Women-Only Clubs Face Fight

SANTA ROSA, CA — California may have a fight on its hands soon when it comes to single sex health clubs. The state has filed suit against two women-only facilities charging that they violated the civil rights of an individual based on gender. However, the International Health, Racquetball and Sportsclub Association (IHRSA) plans to lobby the California legislature in 2005 to change the law, according to Kevin Buckley, deputy director of government relations for IHRSA.

Elan Health and Fitness Center in Petaluma, CA, and Body Central in Santa Rosa, CA, are being sued by the California Department of Fair Employment and Housing after complaints by Phillip Kottle, who said that he was refused membership to both women-only facilities because of his gender. The state said that the clubs deprived Kottle of his civil rights in public accommodations under the Unruh Civil Rights Act.

“We are following these cases very closely,” said Buckley. “We plan on fighting to change state law — as soon as the legislature reconvenes in 2005 — to exempt single-sex facilities from the Unruh Act. California is the only state at the moment that we know we will be pushing for this law change in 2005, but we are prepared to fight it wherever it is necessary.”

Similar lawsuits have been filed in the past in other states, but most have been turned away by the courts, according to IHRSA. Several states actually already have laws that allow single-sex health clubs: Alaska, Colorado, Hawaii, Illinois, Massachusetts, New Jersey, Tennessee and Wisconsin.

The two clubs can either have their case heard by the Department of Fair Housing and Employment Commission or they can take it to civil court. Joyce Brown and LaRaye Houston, the mother and daughter who own Elan Health, have decided to take the case to civil court. A court date has yet to be set.

At this time, the Body Central case will be heard before the commission, said Paul Ramsey, chief counsel for the Department of Fair Housing.

Shannon Hartnett, owner of Body Central, has been battling Kottle for two years, initially refusing him membership, but then remodeling her locker room to accommodate him. However, he turned down her later membership offer, she said. Hartnett has already spent $25,000 fighting the case and redoing her locker room.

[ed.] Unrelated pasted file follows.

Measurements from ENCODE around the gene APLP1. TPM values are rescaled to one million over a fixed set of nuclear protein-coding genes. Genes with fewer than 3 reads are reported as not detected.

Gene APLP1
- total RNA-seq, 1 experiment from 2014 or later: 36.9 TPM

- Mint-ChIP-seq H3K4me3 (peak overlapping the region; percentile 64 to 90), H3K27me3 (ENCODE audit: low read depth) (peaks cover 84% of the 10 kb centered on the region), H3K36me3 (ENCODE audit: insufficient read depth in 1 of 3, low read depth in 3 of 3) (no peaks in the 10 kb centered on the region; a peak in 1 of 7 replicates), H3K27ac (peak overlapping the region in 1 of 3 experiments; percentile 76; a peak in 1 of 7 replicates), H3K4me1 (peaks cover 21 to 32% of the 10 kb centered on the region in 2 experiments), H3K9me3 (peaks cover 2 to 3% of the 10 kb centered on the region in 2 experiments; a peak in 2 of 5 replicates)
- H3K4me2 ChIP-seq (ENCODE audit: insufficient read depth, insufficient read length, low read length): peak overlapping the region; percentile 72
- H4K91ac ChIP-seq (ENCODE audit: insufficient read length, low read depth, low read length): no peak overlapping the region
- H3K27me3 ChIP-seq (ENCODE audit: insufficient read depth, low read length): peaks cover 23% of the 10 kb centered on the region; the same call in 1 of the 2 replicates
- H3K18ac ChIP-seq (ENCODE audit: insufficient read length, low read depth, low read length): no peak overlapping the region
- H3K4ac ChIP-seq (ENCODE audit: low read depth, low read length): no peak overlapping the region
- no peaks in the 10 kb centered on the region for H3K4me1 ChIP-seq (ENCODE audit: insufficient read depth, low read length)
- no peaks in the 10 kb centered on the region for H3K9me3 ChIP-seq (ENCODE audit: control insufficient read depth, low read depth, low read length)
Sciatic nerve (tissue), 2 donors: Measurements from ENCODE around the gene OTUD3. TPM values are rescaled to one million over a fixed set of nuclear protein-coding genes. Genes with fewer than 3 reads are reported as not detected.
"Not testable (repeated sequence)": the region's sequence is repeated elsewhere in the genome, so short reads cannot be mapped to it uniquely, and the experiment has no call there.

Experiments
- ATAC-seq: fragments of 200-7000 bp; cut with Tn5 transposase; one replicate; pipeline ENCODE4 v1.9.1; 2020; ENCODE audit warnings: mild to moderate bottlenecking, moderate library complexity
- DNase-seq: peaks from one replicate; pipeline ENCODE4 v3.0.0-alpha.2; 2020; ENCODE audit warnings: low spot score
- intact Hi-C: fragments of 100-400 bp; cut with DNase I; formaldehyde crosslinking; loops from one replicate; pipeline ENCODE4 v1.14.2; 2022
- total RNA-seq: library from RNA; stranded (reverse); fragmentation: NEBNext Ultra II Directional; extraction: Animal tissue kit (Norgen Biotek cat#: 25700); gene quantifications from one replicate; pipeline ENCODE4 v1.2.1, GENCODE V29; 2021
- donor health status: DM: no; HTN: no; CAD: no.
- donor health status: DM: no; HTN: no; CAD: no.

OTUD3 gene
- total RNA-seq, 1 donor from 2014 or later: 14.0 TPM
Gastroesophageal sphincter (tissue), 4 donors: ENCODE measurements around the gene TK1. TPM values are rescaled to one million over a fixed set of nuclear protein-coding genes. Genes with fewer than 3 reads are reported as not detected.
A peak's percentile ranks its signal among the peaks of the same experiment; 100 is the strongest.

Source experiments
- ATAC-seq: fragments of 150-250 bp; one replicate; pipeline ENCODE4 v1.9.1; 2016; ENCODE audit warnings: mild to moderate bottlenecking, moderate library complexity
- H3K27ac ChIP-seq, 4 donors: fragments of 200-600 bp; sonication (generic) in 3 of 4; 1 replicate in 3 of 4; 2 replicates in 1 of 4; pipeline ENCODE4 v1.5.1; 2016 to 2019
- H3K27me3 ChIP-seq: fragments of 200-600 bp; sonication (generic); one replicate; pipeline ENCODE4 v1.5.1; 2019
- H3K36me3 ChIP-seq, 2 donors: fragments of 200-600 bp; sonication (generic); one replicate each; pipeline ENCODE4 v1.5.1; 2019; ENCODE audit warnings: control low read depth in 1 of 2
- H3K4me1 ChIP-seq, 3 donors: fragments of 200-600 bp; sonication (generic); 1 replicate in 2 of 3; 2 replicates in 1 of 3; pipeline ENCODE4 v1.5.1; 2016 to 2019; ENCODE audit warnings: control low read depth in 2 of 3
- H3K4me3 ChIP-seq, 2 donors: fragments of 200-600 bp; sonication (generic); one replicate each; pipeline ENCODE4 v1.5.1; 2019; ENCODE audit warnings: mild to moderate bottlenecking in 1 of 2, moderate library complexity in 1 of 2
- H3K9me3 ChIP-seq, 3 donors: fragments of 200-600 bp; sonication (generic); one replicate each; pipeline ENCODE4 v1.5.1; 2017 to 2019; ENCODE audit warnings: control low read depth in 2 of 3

“In this day and age, women can't go out for a run by themselves,” said Houston. “We are not discriminating against his civil rights. We are offering women a safe and supportive place to work out.”

Houston is especially hurt that the lawsuit is coming from the state, which should be upholding the rights of women, she said.

IHRSA's position is that women-only health clubs should be allowed.

“Women-only health clubs should be allowed to exclude men from membership and employment because there is a legitimate gender-based privacy interest that needs to be protected, and there is no overriding public policy that necessitates the inclusion of men in these clubs,” said Buckley. “The privacy issue stems from the unique setting of a health club. Women-only health clubs are not social in nature and are not places where business networking takes place. There is no economic harm in excluding men from women-only health clubs.”

Hartnett and Houston's members are being supportive, but they are concerned about possible changes to their workout facilities.

“It will change everything for women in California if this happens,” said Houston. “A lot of women do not feel comfortable in a gym. A woman's club offers women who feel that way an opportunity to work out.” She also expressed fears that if suits like this one are successful, it will set a precedent for more “frivolous lawsuits.”

However, Ramsey said that the cases are fact specific and whether the clubs would have to open up to all men or just Kottle would depend on what the judge or commission orders. An award of damages could occur in both cases, he said.

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